Winnipeg City Council is currently considering a development fee to ensure that suburban growth in our city pays its fair share of city-wide infrastructure needs.
Such fees are nothing new: municipalities surrounding Winnipeg levy them as do most major Canadian cities.
Winnipeg developers are up in arms and do not want to pay the proposed development fee. In this stance they are being consistent with the historic position of the industry in our city, an industry that has had significant influence over Winnipeg City Hall, especially in promoting costly suburban sprawl.
Manitoba Premier, Brian Pallister, has mused that he’s not sure Winnipeg City Council has the authority to levy a development fee. His government says taxes should be cut, not raised, and that City Hall should get its fiscal house in order.
Here, Pallister is being consistent with previous provincial Conservative administrations.They conveniently forget facts such as the City cannot fund a deficit, and the civic employees’ pension fund is fully-funded while the Province has in excess of $3 billion in unfunded liabilities.
Existing neighbourhoods in Winnipeg have paid a steep price for growing suburban sprawl. The consultant engaged by the City cites a deterioration of existing infrastructure and a growing city-wide infrastructure deficit, including roads, bridges, tunnels, water and wastewater plants, emergency services, transit and libraries (to name only a few).
Winnipeg’s infrastructure deficit is expected to hit $7.4 billion by 2018, and Henson Consulting Limited states that $3.6 billion of this amount is related to the need for new development related infrastructure.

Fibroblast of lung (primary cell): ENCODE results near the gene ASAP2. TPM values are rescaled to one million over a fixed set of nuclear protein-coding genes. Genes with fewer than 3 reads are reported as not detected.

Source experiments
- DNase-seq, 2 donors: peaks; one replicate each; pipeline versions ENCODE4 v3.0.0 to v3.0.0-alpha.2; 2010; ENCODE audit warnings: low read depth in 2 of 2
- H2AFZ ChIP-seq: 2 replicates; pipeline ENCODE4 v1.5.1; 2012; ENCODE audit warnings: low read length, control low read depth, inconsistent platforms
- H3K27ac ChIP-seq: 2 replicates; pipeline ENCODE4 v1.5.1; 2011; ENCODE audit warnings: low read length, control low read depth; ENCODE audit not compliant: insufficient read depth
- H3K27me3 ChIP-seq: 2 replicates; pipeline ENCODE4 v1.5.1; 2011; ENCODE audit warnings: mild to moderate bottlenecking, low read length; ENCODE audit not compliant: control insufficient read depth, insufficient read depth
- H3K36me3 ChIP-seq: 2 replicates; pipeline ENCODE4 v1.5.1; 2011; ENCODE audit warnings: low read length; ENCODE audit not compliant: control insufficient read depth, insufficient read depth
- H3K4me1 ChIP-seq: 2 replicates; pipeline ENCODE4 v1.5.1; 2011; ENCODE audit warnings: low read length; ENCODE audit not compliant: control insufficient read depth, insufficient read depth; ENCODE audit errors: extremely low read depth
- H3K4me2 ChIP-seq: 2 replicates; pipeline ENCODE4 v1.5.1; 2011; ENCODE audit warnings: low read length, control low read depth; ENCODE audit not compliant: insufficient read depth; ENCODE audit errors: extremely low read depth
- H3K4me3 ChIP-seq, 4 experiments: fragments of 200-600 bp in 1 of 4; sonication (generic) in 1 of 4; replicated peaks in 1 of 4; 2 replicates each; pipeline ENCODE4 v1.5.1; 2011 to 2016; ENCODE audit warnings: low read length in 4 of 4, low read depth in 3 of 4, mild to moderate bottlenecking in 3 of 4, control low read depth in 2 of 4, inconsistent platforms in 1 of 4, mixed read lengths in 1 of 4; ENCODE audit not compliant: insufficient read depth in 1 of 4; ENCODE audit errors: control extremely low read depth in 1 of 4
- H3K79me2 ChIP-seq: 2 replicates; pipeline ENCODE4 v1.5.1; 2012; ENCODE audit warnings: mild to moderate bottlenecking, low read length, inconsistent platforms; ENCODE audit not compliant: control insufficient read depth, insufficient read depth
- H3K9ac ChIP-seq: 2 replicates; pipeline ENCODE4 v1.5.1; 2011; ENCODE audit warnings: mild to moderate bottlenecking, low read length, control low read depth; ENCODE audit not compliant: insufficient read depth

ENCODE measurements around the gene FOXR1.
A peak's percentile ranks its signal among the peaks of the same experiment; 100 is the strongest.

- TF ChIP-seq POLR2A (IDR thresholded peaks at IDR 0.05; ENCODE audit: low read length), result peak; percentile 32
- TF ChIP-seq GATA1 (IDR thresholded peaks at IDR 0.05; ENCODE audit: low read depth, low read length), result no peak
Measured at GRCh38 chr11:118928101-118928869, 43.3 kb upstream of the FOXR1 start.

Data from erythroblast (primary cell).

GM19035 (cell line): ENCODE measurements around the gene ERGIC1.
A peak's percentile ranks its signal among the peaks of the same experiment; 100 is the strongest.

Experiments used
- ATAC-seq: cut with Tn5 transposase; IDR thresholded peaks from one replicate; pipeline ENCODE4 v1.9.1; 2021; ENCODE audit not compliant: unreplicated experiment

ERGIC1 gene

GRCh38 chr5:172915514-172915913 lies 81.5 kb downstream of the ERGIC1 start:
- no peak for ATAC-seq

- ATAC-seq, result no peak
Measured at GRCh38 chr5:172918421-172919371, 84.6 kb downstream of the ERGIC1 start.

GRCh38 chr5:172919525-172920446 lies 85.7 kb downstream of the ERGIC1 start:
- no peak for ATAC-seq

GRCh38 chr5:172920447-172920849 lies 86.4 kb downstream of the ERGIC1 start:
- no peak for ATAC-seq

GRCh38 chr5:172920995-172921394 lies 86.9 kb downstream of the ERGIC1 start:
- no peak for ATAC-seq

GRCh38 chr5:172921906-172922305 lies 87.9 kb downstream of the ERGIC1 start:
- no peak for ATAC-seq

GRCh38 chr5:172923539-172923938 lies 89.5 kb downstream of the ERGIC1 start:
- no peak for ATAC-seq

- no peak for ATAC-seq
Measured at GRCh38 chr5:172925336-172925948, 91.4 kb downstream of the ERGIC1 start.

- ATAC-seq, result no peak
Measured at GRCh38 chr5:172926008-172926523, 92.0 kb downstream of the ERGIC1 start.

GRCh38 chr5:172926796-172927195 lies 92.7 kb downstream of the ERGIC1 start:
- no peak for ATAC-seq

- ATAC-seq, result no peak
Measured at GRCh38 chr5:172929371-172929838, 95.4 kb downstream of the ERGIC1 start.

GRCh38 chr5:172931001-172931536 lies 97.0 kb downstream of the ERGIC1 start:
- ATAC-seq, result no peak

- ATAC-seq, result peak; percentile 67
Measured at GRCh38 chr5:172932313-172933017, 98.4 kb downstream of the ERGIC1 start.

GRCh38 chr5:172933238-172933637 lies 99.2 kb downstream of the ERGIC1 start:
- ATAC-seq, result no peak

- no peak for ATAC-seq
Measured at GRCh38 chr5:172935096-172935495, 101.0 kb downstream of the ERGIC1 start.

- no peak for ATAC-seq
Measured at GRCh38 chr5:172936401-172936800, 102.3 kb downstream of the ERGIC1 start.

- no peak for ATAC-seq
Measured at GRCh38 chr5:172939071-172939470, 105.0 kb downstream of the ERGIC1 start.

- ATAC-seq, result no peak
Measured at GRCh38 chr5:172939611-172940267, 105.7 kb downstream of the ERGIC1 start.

One need only drive around Winnipeg to see how we are all subsidizing suburban sprawl. Winnipeg’s annual per capita infrastructure spending is about one-third of the average across eight major Canadian cities.
Our city needs properly maintained infrastructure, but absent a development fee those of us who live in existing neighbourhoods are paying in two ways. First, the burden is disproportionately being loaded onto our property tax bills, and second, we have city infrastructure in disrepair and key city-wide services such as Transit are badly under-funded.
In 1911 the Chicago Tribune predicted great things for Winnipeg, saying: “All roads lead to Winnipeg…It is destined to become one of the greatest distributing and commercial centers of the continent”. For a host of well-documented reasons that potential was not realized, and we moved from Canada’s third largest city to today where we barely hang on in the top ten in terms of population.
We are a city of just over 700,000 within municipal boundaries that could easily accommodate twice the population. The suburban sprawl of recent decades has not paid for itself. It has been subsidized by existing neighbourhoods.
Winnipeg, with Western Canada’s oldest housing stock, has seen our bad situation worsen with the federal retreat from funding for social housing, to today’s situation where there is no pan-Canadian housing strategy. This is not an issue for suburban dwellers, but has devastating impacts on existing inner city neighbourhoods.
Mayor Bowman’s plan to extend the proposed development fee to infill housing in three years cannot be justified. The infrastructure for infill housing already exists and therefore development fees are not needed. A far better option would be for him to call for a new Core Area Initiative Agreement with the federal and provincial governments with a strong housing component. Were he to issue this call to the two senior levels of government, he would gain the support of most Winnipeggers.
We don’t need lectures from our Premier or constant obfuscation from self-interested developers. We need to support Mayor Brian Bowman and urge City Council to establish a much needed development fee, resulting in some much-needed tax fairness for Winnipeg.